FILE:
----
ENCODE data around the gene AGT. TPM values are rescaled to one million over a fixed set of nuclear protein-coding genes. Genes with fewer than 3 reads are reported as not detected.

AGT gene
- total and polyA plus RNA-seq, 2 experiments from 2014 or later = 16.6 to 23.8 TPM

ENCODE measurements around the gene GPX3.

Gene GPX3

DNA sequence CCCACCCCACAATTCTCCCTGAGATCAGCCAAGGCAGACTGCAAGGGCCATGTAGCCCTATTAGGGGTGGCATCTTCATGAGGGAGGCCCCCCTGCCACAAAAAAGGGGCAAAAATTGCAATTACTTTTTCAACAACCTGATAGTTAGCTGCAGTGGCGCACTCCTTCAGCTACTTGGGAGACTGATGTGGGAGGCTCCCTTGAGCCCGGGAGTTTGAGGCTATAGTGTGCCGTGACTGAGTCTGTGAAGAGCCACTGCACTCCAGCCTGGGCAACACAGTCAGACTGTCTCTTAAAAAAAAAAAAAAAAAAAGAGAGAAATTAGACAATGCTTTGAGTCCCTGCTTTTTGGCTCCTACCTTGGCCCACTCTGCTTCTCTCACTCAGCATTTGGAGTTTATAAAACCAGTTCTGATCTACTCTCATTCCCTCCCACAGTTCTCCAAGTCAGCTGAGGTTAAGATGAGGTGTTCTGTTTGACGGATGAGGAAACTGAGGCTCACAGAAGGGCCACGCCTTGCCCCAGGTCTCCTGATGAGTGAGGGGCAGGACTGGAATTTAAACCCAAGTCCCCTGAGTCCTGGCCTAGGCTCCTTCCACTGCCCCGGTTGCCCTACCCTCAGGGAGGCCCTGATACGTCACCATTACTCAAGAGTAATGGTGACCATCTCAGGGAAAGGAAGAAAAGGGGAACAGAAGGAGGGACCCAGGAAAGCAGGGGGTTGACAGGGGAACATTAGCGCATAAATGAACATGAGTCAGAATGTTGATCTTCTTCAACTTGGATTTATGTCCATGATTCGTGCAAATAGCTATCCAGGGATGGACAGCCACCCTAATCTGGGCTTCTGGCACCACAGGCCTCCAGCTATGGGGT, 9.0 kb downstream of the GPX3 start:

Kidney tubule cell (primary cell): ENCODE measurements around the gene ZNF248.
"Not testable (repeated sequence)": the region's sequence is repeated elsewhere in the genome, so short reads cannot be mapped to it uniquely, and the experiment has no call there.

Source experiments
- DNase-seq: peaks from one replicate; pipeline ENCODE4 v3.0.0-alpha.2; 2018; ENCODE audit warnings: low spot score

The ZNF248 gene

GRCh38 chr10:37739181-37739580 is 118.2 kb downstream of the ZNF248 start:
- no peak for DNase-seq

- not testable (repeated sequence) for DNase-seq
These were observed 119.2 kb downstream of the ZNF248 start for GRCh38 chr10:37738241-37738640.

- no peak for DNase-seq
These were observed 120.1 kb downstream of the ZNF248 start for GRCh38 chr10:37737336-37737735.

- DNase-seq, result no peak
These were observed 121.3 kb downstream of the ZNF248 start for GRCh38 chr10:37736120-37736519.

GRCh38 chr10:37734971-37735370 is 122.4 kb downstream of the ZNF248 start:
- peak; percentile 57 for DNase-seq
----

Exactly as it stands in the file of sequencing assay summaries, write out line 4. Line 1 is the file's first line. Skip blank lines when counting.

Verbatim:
ENCODE measurements around the gene GPX3.